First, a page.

Clinical entity of frontotemporal dementia with motor neuron disease
Article first published online: 22 SEP 2009
© 2009 Japanese Society of Neuropathology
Volume 29, Issue 6, pages 649–654, December 2009
How to Cite
Mitsuyama, Y. and Inoue, T. (2009), Clinical entity of frontotemporal dementia with motor neuron disease. Neuropathology, 29: 649–654. doi: 10.1111/j.1440-1789.2009.01059.x
- Issue published online: 11 NOV 2009
- Article first published online: 22 SEP 2009
- Received 8 June 2009; revised 27 July 2009 and accepted 28 July 2009.
- fronto-temporal dementia;
- motor neuron disease;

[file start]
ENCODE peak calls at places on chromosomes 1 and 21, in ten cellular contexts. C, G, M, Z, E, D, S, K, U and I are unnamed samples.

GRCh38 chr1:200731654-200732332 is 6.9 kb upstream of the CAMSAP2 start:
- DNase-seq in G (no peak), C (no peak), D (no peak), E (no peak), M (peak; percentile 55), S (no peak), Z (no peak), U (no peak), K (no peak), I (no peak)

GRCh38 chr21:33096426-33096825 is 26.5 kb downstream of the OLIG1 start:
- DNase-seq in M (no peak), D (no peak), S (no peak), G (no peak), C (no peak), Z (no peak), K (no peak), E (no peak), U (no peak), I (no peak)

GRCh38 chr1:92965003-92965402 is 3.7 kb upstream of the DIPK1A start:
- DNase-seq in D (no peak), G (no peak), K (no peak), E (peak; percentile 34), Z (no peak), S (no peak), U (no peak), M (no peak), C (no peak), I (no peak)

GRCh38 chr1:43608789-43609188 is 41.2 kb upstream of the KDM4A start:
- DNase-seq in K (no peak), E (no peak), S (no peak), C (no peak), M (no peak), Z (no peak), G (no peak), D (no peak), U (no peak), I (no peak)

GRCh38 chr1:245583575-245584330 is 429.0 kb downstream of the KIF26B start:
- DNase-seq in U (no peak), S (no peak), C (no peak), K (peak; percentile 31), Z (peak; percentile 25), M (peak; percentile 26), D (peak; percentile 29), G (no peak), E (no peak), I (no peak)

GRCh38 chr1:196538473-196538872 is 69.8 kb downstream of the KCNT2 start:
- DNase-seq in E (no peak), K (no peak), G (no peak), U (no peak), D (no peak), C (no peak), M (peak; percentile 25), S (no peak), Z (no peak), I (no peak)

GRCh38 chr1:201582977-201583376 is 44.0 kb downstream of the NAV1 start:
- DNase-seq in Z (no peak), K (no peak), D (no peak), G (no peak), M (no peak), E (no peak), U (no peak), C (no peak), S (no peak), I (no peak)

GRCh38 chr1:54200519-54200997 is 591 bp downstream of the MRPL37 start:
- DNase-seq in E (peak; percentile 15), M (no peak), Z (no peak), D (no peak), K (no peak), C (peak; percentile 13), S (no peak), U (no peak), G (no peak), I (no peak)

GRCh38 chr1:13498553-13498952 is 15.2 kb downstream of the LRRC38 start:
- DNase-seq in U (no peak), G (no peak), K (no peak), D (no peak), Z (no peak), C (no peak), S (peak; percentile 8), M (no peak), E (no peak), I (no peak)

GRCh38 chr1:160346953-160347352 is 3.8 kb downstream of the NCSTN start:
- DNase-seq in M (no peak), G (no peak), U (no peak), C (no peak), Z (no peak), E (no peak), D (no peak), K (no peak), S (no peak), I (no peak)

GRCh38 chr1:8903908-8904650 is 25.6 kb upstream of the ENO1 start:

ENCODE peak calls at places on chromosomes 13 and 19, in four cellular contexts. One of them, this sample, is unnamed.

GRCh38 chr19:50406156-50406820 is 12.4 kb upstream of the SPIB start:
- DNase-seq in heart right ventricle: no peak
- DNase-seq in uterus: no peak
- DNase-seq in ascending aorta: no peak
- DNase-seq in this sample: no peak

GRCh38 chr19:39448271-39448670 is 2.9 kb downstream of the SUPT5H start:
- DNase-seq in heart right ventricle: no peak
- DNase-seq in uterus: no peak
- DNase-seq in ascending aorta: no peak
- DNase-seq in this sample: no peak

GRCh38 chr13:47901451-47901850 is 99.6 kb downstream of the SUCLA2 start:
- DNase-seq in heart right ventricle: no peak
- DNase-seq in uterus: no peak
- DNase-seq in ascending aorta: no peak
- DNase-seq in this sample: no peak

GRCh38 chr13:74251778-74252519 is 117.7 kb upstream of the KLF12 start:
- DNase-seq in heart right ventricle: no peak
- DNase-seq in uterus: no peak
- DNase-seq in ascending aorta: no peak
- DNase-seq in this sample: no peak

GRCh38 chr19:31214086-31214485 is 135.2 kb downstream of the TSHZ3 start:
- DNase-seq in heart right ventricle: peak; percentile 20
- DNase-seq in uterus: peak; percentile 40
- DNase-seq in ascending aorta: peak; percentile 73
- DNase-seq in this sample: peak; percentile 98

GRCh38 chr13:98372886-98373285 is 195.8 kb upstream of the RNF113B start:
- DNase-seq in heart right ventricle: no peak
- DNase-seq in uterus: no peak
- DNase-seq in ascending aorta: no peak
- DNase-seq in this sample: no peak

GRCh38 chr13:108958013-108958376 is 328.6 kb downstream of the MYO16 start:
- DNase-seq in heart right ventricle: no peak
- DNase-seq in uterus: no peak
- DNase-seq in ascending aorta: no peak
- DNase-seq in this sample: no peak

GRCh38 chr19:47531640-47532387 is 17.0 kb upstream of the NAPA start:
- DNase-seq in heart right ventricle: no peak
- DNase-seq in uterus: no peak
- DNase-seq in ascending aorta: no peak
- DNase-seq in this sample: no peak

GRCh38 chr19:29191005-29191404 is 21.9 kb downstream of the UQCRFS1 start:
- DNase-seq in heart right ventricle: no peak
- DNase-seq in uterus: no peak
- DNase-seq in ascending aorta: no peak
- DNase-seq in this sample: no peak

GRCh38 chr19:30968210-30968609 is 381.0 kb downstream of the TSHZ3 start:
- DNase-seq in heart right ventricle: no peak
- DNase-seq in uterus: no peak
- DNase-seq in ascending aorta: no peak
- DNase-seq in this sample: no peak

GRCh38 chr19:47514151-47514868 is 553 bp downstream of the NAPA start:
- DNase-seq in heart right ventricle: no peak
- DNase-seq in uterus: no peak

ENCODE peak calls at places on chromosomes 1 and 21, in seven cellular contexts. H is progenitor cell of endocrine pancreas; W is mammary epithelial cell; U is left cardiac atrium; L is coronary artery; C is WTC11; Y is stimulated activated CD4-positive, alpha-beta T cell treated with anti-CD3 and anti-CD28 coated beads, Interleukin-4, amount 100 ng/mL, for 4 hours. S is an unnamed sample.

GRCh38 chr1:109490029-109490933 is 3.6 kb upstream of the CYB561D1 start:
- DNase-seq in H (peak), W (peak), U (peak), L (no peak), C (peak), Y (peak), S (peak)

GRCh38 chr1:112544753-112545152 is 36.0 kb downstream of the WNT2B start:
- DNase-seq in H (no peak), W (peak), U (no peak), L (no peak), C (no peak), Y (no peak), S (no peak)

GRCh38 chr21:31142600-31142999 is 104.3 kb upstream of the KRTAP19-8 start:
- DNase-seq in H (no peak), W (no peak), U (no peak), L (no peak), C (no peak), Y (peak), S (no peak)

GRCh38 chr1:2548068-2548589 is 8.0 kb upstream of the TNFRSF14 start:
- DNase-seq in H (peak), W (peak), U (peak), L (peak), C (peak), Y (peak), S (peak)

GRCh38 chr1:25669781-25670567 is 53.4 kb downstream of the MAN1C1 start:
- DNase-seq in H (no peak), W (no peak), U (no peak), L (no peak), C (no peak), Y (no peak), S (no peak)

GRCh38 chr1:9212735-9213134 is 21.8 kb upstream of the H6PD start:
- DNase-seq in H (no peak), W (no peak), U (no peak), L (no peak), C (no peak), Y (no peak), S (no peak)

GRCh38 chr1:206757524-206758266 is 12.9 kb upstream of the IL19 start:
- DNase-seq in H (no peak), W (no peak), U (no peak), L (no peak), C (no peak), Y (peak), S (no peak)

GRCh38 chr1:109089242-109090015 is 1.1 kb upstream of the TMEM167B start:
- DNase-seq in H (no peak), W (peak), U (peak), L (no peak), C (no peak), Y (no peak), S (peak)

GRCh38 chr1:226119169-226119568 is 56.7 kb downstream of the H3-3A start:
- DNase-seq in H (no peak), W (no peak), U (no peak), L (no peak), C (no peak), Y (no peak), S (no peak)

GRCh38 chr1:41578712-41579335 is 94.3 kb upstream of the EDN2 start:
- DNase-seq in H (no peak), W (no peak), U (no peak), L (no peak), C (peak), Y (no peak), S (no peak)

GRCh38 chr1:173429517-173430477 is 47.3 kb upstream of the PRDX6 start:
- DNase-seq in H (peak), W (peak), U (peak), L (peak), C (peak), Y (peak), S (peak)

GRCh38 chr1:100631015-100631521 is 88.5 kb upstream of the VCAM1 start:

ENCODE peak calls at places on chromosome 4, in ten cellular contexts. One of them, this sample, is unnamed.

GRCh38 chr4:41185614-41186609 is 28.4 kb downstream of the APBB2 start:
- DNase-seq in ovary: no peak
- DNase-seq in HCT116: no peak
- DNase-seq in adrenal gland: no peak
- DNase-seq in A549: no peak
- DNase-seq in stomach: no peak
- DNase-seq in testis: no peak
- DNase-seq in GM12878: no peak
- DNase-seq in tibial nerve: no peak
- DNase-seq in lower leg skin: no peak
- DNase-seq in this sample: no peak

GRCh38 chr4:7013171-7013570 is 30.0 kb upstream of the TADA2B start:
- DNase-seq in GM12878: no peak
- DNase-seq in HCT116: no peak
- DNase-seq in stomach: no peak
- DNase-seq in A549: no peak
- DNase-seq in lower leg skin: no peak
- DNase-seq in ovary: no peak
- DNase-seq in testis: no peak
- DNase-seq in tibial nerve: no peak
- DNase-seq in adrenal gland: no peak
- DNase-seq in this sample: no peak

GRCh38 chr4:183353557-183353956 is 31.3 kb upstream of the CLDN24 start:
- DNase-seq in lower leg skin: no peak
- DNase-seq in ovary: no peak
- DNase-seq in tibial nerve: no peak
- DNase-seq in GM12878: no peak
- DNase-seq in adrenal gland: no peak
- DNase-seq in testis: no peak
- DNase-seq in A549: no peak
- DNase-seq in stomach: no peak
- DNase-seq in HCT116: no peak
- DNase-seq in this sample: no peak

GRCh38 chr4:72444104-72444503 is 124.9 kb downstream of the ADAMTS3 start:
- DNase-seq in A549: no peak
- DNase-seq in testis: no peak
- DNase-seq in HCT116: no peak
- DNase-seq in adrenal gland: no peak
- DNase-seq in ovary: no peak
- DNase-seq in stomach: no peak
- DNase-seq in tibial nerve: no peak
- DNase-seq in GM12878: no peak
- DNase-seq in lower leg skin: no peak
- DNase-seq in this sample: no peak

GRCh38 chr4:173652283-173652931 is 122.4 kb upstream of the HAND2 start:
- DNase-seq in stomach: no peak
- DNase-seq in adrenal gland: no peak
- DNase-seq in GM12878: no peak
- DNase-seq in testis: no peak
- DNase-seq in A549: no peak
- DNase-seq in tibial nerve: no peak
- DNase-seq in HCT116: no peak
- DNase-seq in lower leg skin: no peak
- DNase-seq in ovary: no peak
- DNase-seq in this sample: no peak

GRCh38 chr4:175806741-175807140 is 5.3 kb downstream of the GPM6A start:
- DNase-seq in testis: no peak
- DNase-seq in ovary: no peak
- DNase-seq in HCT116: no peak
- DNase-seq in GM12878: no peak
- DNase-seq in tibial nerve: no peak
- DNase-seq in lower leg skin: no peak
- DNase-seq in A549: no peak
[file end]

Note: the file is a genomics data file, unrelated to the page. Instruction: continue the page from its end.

Non-Alzheimer-type dementias occur in association with a variety of pathological conditions that include a group of diseases characterized by atrophy of the frontal and temporal lobes. Frontotemporal dementia (FTD) is a clinical entity that comprises at least two distinct diseases: Pick's disease with Pick bodies and frontotemporal lobar degeneration with ubiquitin-positive inclusions (FTLD-U). The vast majority of FTLD-U is now referred to as FTLD-TDP, following the recent discovery of TAR DNA-binding protein of 43 kDa (TDP-43) as the major constituent of the ubiquitin-positive inclusions. FTLD-TDP, but not Pick's disease with Pick bodies, is often associated with motor neuron disease (MND). MND is a group of diseases in which the central nervous system lesions were long believed to be confined to the motor neuron system. In other words, MND was not considered to be associated with other neurological symptoms such as dementia. Nevertheless, more than 200 FTD cases associated with clinical MND have been reported in Japan since 1964. Neuropathologically, MND in such FTD cases was essentially similar to MND in cases without dementia. The combination of FTD and MND was so characteristic that we considered these cases comprise a unique clinicopathological subgroup of FTD. FTD with MND and the classical MND without dementia share the occurrence of ubiquitinated TDP-43-positive inclusions, a finding that could be a key to unlock the pathological backgrounds of both diseases.